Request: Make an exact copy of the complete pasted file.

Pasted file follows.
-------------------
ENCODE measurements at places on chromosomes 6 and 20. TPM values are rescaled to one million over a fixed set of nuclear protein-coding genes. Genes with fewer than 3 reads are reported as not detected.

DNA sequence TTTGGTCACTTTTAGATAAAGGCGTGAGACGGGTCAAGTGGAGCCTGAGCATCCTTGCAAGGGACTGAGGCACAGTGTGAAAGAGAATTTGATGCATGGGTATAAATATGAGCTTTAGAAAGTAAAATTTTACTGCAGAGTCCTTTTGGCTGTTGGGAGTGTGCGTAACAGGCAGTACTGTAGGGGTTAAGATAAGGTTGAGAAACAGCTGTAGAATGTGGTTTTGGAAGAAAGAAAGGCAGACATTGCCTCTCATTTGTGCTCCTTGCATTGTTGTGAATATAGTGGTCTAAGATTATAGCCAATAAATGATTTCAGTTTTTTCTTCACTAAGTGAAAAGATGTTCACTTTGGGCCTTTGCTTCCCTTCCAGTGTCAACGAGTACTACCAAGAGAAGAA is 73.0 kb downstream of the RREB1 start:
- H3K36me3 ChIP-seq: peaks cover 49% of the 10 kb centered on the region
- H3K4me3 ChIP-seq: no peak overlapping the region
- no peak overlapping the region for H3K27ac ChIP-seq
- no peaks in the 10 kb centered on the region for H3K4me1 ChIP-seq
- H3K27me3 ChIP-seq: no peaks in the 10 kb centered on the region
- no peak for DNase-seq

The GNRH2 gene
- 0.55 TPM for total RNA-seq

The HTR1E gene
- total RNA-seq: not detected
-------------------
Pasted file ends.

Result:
ENCODE measurements at places on chromosomes 6 and 20. TPM values are rescaled to one million over a fixed set of nuclear protein-coding genes. Genes with fewer than 3 reads are reported as not detected.

DNA sequence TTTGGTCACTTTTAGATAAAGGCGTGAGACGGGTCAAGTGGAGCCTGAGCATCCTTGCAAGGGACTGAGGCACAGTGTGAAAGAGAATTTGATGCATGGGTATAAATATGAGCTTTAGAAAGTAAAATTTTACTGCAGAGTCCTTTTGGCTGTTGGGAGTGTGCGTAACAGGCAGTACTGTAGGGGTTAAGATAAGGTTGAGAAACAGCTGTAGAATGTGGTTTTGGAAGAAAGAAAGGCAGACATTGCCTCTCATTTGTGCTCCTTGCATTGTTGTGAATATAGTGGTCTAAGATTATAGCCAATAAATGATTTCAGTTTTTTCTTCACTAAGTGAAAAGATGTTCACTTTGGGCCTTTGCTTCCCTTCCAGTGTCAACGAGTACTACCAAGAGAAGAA is 73.0 kb downstream of the RREB1 start:
- H3K36me3 ChIP-seq: peaks cover 49% of the 10 kb centered on the region
- H3K4me3 ChIP-seq: no peak overlapping the region
- no peak overlapping the region for H3K27ac ChIP-seq
- no peaks in the 10 kb centered on the region for H3K4me1 ChIP-seq
- H3K27me3 ChIP-seq: no peaks in the 10 kb centered on the region
- no peak for DNase-seq

The GNRH2 gene
- 0.55 TPM for total RNA-seq

The HTR1E gene
- total RNA-seq: not detected